Spend time wandering through the rows of historical stores in "Little Edo." Be sure to try the simple, traditional sweets.
Located in the center of Saitama, Kawagoe City flourished as a castle town in the 17th century during the Edo Period. The city has been designated an important preservation district for groups of historic buildings where rows of magnificent merchants' houses in the traditional storehouse-style stand side-by-side. It is called "Ko-edo," or "Little Edo," because of its city architecture. The feudal lord of Kawagoe Castle ordered a bell tolling the time be built in the 17th century. The bell has been rebuilt several times, and the present 4th-generation bell is a symbol of Kawagoe, together with the streets lined with these traditional houses.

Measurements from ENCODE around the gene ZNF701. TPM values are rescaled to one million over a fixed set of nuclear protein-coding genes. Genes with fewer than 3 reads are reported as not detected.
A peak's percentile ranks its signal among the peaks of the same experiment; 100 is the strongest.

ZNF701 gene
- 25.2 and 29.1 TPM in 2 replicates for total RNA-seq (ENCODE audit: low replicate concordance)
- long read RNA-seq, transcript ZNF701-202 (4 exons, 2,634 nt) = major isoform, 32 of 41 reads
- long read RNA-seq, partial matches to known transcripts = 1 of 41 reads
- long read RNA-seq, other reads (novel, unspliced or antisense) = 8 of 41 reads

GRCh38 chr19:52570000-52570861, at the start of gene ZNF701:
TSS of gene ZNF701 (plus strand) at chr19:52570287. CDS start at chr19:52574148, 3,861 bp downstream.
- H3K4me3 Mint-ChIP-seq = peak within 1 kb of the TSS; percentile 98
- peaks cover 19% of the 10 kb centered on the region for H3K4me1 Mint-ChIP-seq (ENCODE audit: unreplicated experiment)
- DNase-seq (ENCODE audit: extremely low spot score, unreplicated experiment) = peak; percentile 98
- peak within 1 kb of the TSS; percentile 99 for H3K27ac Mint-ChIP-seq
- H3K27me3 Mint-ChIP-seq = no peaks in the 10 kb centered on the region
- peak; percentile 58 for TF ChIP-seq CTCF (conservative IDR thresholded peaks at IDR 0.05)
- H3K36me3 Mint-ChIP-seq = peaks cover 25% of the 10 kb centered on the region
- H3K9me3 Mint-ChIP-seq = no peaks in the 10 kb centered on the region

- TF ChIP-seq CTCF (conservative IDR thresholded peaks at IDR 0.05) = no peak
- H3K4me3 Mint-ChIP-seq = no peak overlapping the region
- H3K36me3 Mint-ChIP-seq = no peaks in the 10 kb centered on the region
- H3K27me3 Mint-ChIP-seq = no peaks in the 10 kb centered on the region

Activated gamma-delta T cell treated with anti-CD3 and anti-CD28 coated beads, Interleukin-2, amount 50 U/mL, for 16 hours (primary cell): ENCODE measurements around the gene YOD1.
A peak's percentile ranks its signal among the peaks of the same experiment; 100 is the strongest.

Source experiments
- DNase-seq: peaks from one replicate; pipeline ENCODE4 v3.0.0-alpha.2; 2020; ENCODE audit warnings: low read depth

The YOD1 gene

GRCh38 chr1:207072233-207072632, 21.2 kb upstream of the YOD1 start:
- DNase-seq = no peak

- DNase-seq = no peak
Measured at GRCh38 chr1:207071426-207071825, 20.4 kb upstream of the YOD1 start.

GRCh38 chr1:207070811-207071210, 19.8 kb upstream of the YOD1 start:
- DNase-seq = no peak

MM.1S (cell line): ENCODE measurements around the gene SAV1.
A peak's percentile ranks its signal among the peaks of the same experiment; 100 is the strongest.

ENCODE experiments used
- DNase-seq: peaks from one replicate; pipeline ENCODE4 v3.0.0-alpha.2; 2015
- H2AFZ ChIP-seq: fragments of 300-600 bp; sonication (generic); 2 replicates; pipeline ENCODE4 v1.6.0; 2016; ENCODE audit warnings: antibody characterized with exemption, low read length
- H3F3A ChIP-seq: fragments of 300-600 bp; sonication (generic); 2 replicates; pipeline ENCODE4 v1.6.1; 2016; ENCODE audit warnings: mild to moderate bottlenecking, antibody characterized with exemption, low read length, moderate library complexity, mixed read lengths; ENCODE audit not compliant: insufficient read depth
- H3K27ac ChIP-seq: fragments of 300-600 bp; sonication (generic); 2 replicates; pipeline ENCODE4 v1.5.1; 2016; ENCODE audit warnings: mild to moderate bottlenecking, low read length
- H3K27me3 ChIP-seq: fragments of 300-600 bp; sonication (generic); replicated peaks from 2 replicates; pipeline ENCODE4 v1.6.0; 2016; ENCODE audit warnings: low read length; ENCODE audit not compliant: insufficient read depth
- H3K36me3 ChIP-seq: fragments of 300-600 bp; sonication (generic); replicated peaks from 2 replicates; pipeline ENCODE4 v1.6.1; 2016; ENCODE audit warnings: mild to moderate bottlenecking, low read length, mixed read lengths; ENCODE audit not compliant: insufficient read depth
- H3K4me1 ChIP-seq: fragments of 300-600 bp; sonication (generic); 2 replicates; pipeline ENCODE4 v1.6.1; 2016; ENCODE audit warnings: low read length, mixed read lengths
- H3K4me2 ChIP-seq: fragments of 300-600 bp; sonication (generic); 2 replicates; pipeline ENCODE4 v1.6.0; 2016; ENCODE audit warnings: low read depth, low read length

The area around Saiwai-cho, Moto-machi, and Naka-machi with the Ichibangai or the first street at the center, is one of the oldest towns in the Kanto region, where houses, including a draper's mansion, the Osawa family, and other palatial houses remain. Kita-in Temple boasts Kyakuden, a reception hall, and a study hall Sho-in, both of which are important cultural properties. You can also see the Gohyakurakan which is over 500 stone statues representing the disciples of Buddha, Shaka Nyorai, Amida Nyorai and so on.
Another specialty of Kawagoe is Kashiya-yokocho, a confectionary lane. It is a five-minute walk from the Fudanotsuji bus stop. Shops selling Japanese candies, sweet potato cakes, rice crackers, and other snacks stand in a row on both sides of the stone-paved lane. Their simple, nostalgic taste will satisfy both your tongue and heart.
The Kawagoe-matsuri Festival celebrated in the fall is one of three best festivals in the Kanto region. You will see exquisitely decorated seven-meter tall floats parading the city.
[Rail] 24 min from Tokyo to Ikebukuro Station by JR Yamanote Line, and 33 min from Ikebukuro to Kawagoe Station by Tobu-Tojo Line (regular express).